I have a question for C experts as to the intended meaning of "execution encoding".
Each source character set member and escape sequence in character constants and string
literals is converted to the corresponding member of the execution character set; if there is no
corresponding member, it is converted to an implementation-defined member other than the
null (wide) character
Two sets of characters and their associated collating sequences collating sequences shall be defined:
the set in which source files are written (the source character set), and the set interpreted in the
execution environment (the execution character set). Each set is further divided into a basic character
set, whose contents are given by this subclause, and a set of zero or more locale-specific members
(which are not members of the basic character set) called extended characters. The combined set is
also called the extended character set. The values of the members of the execution character set are
5.2.2 Alphabetic escape sequences representing nongraphic characters in the execution character set are
intended to produce actions on display devices as follows
The wording of ctype.h functions use the term "character" without specifying what the associated encoding is presumed to be.
C++ has the same lack of clarity.
As such, C++ will hopefully shift to "literal character set"/"literal character encoding" to describe the encoding of string & character literals.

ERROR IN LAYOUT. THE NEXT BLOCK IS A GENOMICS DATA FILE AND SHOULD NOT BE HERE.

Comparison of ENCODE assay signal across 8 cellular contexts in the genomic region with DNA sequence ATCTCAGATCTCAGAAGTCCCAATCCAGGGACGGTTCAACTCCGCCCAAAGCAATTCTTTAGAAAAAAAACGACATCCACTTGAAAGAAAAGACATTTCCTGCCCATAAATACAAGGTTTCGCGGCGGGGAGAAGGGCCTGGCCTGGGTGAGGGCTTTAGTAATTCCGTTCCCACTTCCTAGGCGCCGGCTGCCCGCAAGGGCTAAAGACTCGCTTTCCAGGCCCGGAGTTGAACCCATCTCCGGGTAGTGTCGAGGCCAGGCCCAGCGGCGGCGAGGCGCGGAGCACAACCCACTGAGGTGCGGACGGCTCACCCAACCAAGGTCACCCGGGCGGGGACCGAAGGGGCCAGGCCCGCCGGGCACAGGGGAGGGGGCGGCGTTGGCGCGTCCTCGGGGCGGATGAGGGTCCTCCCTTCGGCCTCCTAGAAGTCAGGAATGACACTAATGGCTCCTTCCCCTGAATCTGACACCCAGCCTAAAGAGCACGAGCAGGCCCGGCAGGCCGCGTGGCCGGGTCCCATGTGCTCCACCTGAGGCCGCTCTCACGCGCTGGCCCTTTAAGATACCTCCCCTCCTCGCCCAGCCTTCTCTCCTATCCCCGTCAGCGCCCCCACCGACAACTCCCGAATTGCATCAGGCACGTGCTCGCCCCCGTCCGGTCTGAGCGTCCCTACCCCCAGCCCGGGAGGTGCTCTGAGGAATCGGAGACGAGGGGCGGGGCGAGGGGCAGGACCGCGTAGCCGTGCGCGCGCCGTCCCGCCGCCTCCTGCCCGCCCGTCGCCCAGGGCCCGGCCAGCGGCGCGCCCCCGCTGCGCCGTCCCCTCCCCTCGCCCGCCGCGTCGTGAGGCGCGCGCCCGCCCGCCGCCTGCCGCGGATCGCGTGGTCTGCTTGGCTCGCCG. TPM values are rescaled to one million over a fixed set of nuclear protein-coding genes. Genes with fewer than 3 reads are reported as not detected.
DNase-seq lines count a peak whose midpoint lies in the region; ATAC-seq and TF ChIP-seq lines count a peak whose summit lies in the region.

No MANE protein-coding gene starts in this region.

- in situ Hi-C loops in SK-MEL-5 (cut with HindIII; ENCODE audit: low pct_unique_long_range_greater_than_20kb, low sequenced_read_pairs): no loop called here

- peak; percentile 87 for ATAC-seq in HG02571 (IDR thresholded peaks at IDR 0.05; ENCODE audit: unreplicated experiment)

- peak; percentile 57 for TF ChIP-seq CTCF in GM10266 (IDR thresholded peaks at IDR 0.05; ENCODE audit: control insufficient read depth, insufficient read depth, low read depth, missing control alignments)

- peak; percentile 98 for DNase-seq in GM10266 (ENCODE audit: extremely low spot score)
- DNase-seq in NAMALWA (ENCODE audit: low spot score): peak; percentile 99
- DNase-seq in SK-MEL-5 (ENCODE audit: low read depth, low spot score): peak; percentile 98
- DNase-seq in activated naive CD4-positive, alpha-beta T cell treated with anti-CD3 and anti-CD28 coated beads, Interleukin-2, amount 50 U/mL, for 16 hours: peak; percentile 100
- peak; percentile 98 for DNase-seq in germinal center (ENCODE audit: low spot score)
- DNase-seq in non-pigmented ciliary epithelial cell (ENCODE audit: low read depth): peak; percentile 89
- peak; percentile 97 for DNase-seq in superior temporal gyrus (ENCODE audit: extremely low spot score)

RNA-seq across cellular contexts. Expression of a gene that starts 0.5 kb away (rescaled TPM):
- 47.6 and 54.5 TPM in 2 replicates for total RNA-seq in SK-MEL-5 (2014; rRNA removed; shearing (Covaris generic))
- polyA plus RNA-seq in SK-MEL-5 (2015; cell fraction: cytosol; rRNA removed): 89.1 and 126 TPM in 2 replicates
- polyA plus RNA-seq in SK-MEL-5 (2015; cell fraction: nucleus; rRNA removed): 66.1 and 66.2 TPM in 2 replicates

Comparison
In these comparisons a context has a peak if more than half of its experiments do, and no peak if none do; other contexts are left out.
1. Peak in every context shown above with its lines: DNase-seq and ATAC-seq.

The question then is what the intended behavior of, for example
"isalpha('a')" is if the literal and execution encoding differ (say one is ascii the other ebcdic).
Is the intent that:
- C assumes 'a' is a character in the environment execution encoding - and presumably its UB if it isn't
- C is perfectly happy saying that isalpha('a') is false
Would say have different questions for characters outside of the basic character sets
say isalpha('é') assuming iso 8859-1 literal encoding (Latin Small Letter E with Acute, in case the mailing list butchers the text, the irony of which is delightful).
What about putc('\\') if an encoding is ASCII and the other Shift-JIS ?
In other words, is there the intent that there exist a relation between the literal and execution encodings (the later of which may be affected by local).
Is the "execution encoding" the encoding assumed by locale.h/stdlib.h functions?
I don't think explicitly stated either, the wording mentions these functions accepting "character"s without stating the presumed encoding of these characters.
There are the following definitions
sequence of one or more bytes representing a member of the extended character set of either the
source or the execution environment
value representable by an object of type wchar_t, capable of representing any character in the
But it is unclear whether they apply to the language or library. And of course, ctypes functions do not accept multibytes characters!
As a user, I would expect a precondition that the environment execution encoding is a super set of the literal execution, but it is unclear to me whether that's stated or intended.
I really hope you can shed light on the original intent and history! Thanks